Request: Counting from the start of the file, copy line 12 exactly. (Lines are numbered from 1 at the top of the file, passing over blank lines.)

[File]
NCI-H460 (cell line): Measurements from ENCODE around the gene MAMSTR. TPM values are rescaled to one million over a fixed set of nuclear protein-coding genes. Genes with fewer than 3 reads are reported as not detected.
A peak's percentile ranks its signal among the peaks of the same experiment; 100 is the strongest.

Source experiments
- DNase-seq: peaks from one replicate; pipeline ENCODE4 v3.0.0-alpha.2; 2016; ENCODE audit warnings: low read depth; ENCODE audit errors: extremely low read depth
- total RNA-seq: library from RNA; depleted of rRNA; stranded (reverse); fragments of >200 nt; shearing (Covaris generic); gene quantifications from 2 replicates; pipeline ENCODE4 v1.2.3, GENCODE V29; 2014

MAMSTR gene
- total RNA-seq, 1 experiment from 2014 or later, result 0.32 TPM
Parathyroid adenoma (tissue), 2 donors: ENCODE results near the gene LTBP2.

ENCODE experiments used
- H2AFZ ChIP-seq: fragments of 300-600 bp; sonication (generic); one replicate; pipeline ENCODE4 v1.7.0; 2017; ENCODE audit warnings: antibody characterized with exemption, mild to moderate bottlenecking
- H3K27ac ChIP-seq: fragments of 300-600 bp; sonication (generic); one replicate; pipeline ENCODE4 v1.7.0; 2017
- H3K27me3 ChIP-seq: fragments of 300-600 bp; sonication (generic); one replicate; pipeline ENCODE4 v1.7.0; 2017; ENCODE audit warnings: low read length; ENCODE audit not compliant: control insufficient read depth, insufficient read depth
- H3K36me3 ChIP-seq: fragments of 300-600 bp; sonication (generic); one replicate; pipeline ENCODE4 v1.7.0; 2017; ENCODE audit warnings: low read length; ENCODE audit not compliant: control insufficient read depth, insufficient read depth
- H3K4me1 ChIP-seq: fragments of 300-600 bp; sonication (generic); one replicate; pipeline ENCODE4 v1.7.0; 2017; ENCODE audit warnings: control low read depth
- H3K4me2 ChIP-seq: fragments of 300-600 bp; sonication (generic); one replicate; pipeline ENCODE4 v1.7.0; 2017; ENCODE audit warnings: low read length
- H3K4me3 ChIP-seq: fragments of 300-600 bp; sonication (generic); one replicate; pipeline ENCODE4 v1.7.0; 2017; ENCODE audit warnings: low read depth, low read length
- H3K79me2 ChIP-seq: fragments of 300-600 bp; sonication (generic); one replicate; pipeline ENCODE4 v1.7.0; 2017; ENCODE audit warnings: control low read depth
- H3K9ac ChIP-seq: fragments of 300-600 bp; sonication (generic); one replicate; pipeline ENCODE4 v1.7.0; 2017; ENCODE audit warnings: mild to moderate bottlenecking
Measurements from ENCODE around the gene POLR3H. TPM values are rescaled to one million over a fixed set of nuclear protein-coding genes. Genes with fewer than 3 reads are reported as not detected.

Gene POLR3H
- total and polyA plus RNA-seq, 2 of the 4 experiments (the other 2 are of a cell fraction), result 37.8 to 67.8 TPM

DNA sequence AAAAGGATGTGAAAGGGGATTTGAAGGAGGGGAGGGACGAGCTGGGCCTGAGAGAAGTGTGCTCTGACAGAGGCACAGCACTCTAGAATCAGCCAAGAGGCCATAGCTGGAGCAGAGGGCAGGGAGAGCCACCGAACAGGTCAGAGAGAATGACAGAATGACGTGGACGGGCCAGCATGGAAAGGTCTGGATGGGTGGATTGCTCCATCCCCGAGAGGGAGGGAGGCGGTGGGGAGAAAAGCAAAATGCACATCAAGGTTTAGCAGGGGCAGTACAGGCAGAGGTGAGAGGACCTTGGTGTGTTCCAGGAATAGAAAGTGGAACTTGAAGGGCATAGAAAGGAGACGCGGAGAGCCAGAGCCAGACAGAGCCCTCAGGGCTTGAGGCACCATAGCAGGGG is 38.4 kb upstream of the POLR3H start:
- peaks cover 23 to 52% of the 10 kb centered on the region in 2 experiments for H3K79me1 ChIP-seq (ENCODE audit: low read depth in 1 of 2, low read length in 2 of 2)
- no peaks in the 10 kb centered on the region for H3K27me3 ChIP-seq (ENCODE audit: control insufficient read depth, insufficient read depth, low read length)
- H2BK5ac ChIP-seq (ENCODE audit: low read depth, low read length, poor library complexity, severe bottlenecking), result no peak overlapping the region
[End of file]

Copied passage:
- H3K27me3 ChIP-seq: fragments of 300-600 bp; sonication (generic); one replicate; pipeline ENCODE4 v1.7.0; 2017; ENCODE audit warnings: low read length; ENCODE audit not compliant: control insufficient read depth, insufficient read depth